Each child has their own unique way to express themselves and learn new skills, and autistic children are no different. The only difference is that autistic children find it challenging to express how they feel. This is why meltdowns are pretty common in children with autism.
When a child is having a meltdown, parents, and caregivers usually feel stressed, scared, and confused, since they’re not sure what to do or how to help their child. It’s heartbreaking, overwhelming, and can be nerve-wracking when a child is going through a meltdown because you know they’re struggling both physically and emotionally.
To help both you, parents and caregivers and your beautiful children with autism, we bring you this article. Here are some extremely useful guidelines that will help you calm an autistic child during a meltdown.
Stay Close Enough, But Not Too Close
During a meltdown, your child is overwhelmed, and scared, and they’re trying to release emotions they don’t understand or can’t express otherwise. Children may not want to be seen then, but they still need your support as their parent or caregiver, even though they may not be aware of it then. One of the best strategies is to give them their space, but make sure they can see you, so they know you’re there.
Try to Keep Calm for Your Child’s Sake
When you know your child is suffering in any way, it’s not easy to stay calm, but when you remind yourself this is what they need, you push yourself to do it. The child is usually trying to express emotions they don’t understand and don’t know another way to express them. This is the way their bodies release stress.
Staying calm helps the child feel that whatever they’re feeling is validated and that you’re supporting them. As challenging as it can be to control your emotions during this state your child is in, remember that any sign of distress may harm your child. Child psychiatrists and psychologists at https://www.autismparentingmagazine.com/ recommend staying positive as this helps your child feel validated and heard, which helps them become more confident individuals. This will help your child become more receptive later when learning to enhance their skills to express their emotions in a healthier way.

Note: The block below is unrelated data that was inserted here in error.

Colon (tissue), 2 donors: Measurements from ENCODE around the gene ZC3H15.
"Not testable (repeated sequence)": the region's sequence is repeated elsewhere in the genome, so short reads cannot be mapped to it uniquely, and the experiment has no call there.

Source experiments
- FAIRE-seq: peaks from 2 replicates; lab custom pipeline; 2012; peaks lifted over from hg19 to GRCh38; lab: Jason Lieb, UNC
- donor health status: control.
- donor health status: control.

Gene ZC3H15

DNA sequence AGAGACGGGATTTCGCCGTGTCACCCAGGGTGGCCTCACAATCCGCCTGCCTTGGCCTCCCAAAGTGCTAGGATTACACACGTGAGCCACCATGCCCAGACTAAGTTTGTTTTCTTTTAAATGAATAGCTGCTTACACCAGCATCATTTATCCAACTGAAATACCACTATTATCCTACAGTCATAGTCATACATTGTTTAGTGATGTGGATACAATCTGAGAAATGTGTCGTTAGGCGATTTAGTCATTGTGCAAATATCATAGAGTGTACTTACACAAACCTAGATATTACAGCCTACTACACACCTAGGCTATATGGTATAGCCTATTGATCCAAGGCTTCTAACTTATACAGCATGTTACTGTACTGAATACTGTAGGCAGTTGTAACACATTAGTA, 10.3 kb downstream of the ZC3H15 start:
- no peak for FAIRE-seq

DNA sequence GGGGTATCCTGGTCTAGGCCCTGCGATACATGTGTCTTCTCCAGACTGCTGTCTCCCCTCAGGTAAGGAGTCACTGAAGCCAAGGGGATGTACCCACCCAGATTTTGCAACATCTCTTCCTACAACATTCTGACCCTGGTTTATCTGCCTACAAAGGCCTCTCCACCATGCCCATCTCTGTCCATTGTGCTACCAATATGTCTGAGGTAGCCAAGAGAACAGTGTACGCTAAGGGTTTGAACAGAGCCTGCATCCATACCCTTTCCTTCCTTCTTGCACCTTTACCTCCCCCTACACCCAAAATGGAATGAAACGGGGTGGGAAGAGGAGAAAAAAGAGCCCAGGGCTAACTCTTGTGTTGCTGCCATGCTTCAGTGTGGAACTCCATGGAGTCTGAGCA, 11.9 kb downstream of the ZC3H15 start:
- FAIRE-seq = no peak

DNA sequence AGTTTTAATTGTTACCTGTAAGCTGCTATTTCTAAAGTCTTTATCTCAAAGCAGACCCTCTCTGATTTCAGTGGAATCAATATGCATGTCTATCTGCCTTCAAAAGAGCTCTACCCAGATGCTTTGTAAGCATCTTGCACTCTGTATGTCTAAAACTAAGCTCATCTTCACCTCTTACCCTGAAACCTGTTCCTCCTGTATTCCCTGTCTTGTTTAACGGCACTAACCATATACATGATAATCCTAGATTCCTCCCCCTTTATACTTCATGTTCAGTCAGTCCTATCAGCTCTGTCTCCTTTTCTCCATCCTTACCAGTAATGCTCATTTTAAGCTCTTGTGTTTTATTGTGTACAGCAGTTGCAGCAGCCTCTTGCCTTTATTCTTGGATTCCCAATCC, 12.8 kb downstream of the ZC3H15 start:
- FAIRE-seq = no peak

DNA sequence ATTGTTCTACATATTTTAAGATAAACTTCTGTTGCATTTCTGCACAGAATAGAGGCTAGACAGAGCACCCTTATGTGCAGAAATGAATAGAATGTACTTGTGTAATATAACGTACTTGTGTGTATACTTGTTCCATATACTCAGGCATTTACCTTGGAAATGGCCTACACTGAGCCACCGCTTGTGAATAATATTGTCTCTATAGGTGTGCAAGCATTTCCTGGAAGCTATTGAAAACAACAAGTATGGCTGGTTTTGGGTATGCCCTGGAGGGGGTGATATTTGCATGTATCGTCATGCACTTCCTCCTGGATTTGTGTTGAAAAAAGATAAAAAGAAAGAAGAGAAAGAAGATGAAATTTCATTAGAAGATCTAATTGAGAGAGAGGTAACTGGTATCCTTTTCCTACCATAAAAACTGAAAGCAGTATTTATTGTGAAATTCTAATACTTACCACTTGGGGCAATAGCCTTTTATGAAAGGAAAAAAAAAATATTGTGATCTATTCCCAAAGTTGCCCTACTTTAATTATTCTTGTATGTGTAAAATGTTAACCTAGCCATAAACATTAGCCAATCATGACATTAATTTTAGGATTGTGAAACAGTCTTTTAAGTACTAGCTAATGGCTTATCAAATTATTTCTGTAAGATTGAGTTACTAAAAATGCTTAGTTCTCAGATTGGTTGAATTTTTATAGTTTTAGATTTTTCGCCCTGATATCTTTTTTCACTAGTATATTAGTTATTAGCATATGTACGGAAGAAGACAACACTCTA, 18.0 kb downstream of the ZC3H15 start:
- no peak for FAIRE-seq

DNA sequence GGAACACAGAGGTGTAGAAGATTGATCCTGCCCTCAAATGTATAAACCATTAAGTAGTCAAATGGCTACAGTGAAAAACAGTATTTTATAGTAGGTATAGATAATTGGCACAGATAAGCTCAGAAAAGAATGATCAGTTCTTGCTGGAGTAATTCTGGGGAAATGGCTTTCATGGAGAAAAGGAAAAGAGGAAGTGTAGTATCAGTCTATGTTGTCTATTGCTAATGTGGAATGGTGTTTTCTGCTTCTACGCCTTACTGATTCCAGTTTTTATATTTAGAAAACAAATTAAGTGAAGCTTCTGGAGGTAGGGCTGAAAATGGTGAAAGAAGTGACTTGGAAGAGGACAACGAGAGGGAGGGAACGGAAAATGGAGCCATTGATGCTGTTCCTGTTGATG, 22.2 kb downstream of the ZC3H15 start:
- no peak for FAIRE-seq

One of the main challenges autistic children face is being able to communicate with others. One of the best ways to help calm your child after a meltdown is to show them you understand they’re struggling with their emotions and that it’s okay. This will help both you and your child to work on their communication skills and express their feelings in a positive way.
Keep Some Calming Objects with You
Another way to calm down your child is to divert their attention to something positive. Sometimes fidget toys help calm them down and relieve stress and other overwhelming emotions. Some children prefer tools like noise-cancelling headphones, especially since one of the reasons for a meltdown is that their senses are over-stimulated, making it difficult for them to cope. Sunglasses can also be good if the light is too bright for them to handle or is stressing them out.
Learn the Signs Before the Meltdown Starts
As your child grows, you will notice that there are some signs that show that a meltdown is about to start. It can be many things. Some children start pacing rapidly, others start repeating the same question several times, other children start rocking themselves, and many other signs.
The more you get to know and understand your child, you’ll be able to notice these signs that alert you that a meltdown is on the way. When you learn these signs, it becomes easier to calm the child down before the tantrum escalates.
Apply Pressure on Their Bodies
Another way to calm down your child is to apply pressure on their bodies by wrapping a weighted blanket around them or giving them a lap pad, and if they allow it, hug them. Not all children will allow anyone to come close enough to hug them, but if your child allows it, a comforting cuddle can help calm their nerves.
Adding physical pressure is one way to help the human body understand where it stands and where the world outside it is. It’s like helping the sensory system learn the outline of your body and where the outside of your body is.
The most important thing you need to know is that your love and support for your child are what they need the most. Only you can understand your child and which strategies work best with them. It’s perfectly normal if not all strategies that worked with other children will work with yours, but as you give yourself the time and patience to understand your child, you’ll know exactly what they need to calm down.